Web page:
Incentive: To incentivize investment in certain sectors, any capital expenditure incurred for specified businesses is allowed as a deduction in the year in which it is incurred.
4. Startup India Scheme
Incentive: Tax incentives granted to eligible start-ups are the tax holiday for any consecutive 3 years (from initial 5 years) in respect to 100% of their profits, including fast-tracking of patent applications with 80% rebate.
5. International Financial Services Centre
Applicability: Caters to customers outside the jurisdiction of the domestic economy. Such centres deal with flows of finance, financial products and services across borders.
Incentives: Tax concessions on capital gains, Minimum Alternate Tax and Dividend Distribution Tax.
|1.Special Economic Zone and Hi-Tech Park Zone
Incentive for investment in the said zone: Business income exempted for next 10 years from the date of commercial operation in a specified manner;
Incentive for developing unit in the said zone: Business income exempted for next 12 years from the date of commercial operation in a specified manner.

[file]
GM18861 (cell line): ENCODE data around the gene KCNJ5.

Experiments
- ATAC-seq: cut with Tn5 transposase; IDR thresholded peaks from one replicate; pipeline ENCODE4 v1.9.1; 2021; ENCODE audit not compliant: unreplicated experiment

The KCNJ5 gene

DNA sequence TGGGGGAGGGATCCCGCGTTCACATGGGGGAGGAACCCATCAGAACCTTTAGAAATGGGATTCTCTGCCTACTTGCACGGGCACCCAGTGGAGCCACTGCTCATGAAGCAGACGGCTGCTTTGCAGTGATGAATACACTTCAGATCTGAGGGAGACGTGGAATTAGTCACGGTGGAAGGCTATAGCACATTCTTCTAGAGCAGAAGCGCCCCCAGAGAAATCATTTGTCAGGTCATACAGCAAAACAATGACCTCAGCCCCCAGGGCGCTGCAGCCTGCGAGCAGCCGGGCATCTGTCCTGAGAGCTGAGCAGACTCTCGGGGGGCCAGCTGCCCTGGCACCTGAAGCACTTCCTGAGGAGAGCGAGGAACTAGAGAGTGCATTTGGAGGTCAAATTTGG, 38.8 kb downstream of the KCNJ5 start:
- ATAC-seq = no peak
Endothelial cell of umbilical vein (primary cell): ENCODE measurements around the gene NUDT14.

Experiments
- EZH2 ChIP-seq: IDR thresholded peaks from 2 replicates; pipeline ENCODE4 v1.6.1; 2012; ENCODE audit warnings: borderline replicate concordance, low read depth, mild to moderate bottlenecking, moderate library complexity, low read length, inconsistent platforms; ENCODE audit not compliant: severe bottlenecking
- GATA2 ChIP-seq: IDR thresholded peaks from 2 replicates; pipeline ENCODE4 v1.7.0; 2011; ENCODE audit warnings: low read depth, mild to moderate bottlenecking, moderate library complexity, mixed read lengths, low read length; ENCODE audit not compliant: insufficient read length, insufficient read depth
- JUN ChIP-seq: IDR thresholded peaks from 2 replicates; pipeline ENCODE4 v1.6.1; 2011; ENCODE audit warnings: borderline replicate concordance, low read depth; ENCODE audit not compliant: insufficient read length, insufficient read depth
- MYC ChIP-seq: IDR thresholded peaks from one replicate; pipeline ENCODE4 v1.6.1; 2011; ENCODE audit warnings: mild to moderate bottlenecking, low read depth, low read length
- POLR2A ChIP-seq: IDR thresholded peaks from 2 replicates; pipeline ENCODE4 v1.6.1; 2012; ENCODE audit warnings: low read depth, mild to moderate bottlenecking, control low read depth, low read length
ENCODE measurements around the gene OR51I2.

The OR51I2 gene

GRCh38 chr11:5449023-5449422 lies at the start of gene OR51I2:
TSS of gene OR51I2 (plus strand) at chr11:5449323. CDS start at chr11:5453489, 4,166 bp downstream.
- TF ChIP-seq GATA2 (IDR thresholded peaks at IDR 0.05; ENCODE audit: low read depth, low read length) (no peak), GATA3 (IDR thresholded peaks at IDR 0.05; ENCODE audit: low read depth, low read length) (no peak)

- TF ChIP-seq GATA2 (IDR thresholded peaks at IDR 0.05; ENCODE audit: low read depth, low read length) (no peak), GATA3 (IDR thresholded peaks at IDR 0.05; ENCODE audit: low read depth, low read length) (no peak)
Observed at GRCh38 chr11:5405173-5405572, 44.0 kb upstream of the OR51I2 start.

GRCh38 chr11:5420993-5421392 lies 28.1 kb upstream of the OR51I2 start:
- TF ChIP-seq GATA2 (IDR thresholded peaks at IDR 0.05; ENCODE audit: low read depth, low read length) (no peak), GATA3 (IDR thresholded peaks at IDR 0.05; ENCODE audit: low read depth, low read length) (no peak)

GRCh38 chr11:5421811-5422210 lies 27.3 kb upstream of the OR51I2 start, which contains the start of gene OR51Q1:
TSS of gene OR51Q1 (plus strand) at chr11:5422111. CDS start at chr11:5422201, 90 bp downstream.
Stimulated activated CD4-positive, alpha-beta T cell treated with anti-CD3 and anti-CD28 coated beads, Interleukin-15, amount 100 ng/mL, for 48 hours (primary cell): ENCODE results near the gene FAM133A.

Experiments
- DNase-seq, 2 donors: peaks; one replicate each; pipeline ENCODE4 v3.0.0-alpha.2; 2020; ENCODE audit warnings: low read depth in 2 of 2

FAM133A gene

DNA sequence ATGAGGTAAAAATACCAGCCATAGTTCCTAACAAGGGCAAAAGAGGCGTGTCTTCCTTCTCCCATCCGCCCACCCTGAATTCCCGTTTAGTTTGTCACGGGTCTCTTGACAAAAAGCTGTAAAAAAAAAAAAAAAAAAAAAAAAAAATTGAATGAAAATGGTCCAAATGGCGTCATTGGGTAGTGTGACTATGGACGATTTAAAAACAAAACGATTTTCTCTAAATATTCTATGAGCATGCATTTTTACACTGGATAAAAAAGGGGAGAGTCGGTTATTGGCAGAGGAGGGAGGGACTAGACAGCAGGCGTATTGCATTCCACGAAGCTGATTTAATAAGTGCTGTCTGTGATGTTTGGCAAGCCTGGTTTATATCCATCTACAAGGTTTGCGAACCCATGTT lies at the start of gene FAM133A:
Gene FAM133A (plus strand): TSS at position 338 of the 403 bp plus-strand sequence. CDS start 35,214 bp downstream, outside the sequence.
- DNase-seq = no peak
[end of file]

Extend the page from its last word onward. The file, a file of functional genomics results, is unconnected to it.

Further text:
2. Concessionary duty on imported capital machinery
Incentive: Import duty, at the rate of 5% ad valorem, is payable on capital machinery and spares imported for initial installation. For 100% export-oriented industries, no import duty is charged in case of capital machinery and spares.
3. Tax exemption for Public Private Partnership (PPP) Project
Incentive:(i) Business income 100% exempted for next 10 years from the date of commercial operation;
(ii) Income tax exemption of capital gains arising from the transfer of share capital of PPP Project company, royalty, technical know-how and technical assistance fee paid by such company;
(iii)Income Tax exemption for foreign technicians’ employees in PPP Project company.